You should also ensure that the medication is suitable for both the mother cat and her kittens.

Step 3

Determining the Dosage

Depending on Muezza’s weight, the vet recommended a specific dosage of the medication. It’s important to follow the vet’s instructions for a smooth treatment.

So, always check in with your vet before changing the dosage!

Step 4

Observing the Medication

Worming medicine can come in many forms – tablets, liquids, or topical treatments. Pay close attention to your vet’s instructions to avoid any mistakes.

Serving Muezza a small amount of wet cat food (I crushed the deworming tablet and mixed it in seamlessly)
Serving Muezza a small amount of wet cat food (I crushed the deworming tablet and mixed it in seamlessly)

To treat Muezza, I crushed the tablet before mixing it in a small amount of wet cat food. Sometimes I’d also hide the medicine in her little treats!

You can measure liquid dewormers using a syringe and provide it orally. Topical treatments are usually applied directly to the skin.

Step 5

Look After the Effects

After giving the deworming treatment, keep an eye out for any negative responses or side effects in the nursing cat. Observe her actions, appetite, and general health.

Get in touch with your veterinarian right away if she shows any alarming symptoms.

Step 6

Going for Follow-up Treatments

The veterinarian may advise a follow-up treatment based on the severity of the infestation and the medicine provided.

To guarantee complete deworming and avoid re-infestation, listen to his advice regarding the time and frequency of follow-up deworming treatments. If your cat is highly infested, you may need to repeat the treatment.

Step 7

Ensuring a Clean Environment

Maintain a clean living space for the nursing cat and her kittens to reduce the chance of reinfection. Regularly clean the litter box, bedding, and surroundings to lessen the amount of worm eggs and larvae.

These 7 steps helped me treat Muezza’s worm infestation fast and easily. Remember that these steps and instructions vary due to the difference in age, weight, and health of the nursing cats.

An experienced vet can provide you with detailed guidance for carrying out the process safely.

How Often Should I Worm My Nursing Cat?

According to the suggested dosage, deworming should start at 6 weeks old and be repeated at 8, 10, and 12 weeks for kittens. Nursing cats should also be treated at the same time. Then, until 6 months old, kittens should receive monthly deworming.

Here’s a chart you can follow for deworming nursing cats:

Cats in Different SituationsWorming Treatment
Pregnant CatsBefore expected birth, use one dosage of emodepside spot-on for seven days to stop the lactogenic transmission of Toxocara cati larvae to the kittens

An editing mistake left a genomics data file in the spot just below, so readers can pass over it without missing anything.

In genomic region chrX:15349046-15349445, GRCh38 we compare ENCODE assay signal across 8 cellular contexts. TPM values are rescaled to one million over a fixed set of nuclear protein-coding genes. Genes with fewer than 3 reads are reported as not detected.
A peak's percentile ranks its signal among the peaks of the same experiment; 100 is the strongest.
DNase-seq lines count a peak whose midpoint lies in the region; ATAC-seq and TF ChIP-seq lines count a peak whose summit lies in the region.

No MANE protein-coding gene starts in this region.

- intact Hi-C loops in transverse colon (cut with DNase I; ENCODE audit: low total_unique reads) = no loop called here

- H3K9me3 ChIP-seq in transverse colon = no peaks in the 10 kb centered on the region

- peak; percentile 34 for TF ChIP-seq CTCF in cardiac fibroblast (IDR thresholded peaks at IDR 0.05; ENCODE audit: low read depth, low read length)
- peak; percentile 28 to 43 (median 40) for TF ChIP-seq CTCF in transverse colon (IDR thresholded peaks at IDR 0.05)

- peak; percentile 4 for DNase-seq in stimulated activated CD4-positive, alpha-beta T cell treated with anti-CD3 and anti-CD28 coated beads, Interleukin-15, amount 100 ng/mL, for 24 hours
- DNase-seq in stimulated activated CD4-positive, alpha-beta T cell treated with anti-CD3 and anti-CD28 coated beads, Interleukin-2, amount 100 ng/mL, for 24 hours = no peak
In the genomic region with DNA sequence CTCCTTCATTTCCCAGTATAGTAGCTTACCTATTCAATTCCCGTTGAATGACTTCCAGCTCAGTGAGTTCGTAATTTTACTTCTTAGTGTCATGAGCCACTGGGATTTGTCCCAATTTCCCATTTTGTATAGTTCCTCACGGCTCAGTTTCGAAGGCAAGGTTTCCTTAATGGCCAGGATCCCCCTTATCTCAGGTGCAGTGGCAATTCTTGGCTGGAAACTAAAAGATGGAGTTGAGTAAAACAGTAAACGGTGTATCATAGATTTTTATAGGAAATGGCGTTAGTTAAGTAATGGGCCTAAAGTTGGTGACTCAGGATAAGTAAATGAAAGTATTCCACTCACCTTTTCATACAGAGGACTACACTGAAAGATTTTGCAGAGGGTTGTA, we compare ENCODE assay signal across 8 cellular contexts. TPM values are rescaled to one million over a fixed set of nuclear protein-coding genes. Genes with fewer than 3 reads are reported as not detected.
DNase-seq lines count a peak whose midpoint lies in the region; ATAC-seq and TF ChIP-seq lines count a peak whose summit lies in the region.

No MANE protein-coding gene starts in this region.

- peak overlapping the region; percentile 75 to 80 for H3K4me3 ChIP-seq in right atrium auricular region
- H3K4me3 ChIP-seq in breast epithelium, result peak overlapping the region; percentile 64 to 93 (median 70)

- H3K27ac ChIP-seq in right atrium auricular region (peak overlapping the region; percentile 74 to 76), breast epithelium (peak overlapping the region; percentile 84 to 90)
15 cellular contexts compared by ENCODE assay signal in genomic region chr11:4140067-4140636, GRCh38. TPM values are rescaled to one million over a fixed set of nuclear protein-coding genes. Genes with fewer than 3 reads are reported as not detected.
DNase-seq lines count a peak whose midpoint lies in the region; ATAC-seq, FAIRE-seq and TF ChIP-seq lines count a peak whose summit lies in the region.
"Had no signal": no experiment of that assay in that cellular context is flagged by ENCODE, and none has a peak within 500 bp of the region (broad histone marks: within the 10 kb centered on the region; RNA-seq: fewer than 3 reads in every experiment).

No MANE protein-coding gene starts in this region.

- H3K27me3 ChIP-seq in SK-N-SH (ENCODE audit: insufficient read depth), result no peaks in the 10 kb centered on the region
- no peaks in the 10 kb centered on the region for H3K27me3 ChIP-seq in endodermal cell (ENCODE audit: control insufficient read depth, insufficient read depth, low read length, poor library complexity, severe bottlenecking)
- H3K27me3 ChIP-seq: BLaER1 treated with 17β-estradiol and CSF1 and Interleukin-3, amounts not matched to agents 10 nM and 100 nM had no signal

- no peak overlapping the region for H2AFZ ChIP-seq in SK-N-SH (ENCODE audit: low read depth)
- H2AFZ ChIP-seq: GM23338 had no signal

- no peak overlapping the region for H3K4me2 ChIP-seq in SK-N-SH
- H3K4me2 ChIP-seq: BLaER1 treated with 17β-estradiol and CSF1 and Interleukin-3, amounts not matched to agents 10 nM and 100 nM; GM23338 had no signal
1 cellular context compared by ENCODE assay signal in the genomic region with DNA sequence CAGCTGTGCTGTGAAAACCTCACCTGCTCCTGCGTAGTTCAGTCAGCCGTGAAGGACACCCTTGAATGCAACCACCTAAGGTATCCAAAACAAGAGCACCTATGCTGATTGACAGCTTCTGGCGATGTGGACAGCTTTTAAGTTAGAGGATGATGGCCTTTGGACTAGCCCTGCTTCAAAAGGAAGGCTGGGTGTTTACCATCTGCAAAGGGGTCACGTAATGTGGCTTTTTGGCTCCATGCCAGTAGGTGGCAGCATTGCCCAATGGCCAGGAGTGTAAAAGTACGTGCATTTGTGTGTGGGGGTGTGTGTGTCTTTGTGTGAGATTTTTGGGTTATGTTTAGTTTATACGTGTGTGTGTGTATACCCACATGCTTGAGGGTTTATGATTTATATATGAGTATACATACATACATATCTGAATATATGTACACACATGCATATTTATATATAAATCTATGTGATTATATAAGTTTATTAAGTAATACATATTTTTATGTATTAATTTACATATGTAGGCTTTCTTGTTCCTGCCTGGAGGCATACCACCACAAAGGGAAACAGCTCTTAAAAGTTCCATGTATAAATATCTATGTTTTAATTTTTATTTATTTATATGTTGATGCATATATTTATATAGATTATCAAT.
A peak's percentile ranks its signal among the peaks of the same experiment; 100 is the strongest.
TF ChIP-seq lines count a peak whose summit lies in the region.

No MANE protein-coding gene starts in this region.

Nursing CatsTreat simultaneously with the first dosage of kittens
Cats who share spaces with children younger than 5 years or individuals with weak immune systemsSchedule deworming or check fecal samples once a month and treat accordingly, keeping the risk in mind
Cats that live in areas with heartwormApply precautionary larval therapy with macrocyclic lactones once every month when it’s mosquito season

When my cat Muezza was nursing, I made sure to deworm her every two weeks to prevent any further infestation.

Can Deworming Medications Have Side Effects?

Deworming treatments are generally safe and rarely cause negative effects if they’re given at the recommended dose. If you use a topical treatment, the most frequent side effects are hair loss at the application site, increased salivation, vomiting, and diarrhea.

After giving your cat a dewormer, let your veterinarian know if you see any unusual behaviors.

FAQs

As a cat owner myself, there are a few questions that frequently come to my mind. Let’s have a look–

Q. Can I worm a pregnant cat?

Yes, you should worm pregnant cats whenever it’s necessary. Provide worm medication before the birth of kittens, as they might also contract intestinal worms.

Q. What wormer is the safest for my cat?

Elanco tapeworm dewormer is an easy and effective way of treating worms in cats and it starts working with a single dose!

Q. What’s the best food for a nursing cat?

Make sure to feed your nursing cats with high-quality kitten formula food enriched with essential nutrients.

Final Thoughts

Cats of all ages can be frequently infected by worms and nursing cats are no exception. Pet owners often ask can you worm a nursing cat? You can easily worm your nursing cat with proper medication and supervision.

Follow the veterinarian’s instructions precisely for the medicine, timing, and dosage. Keep your surroundings clean and track the progress of the treatment. Nursing cats are more vulnerable to parasites, so you always need to keep an eye out!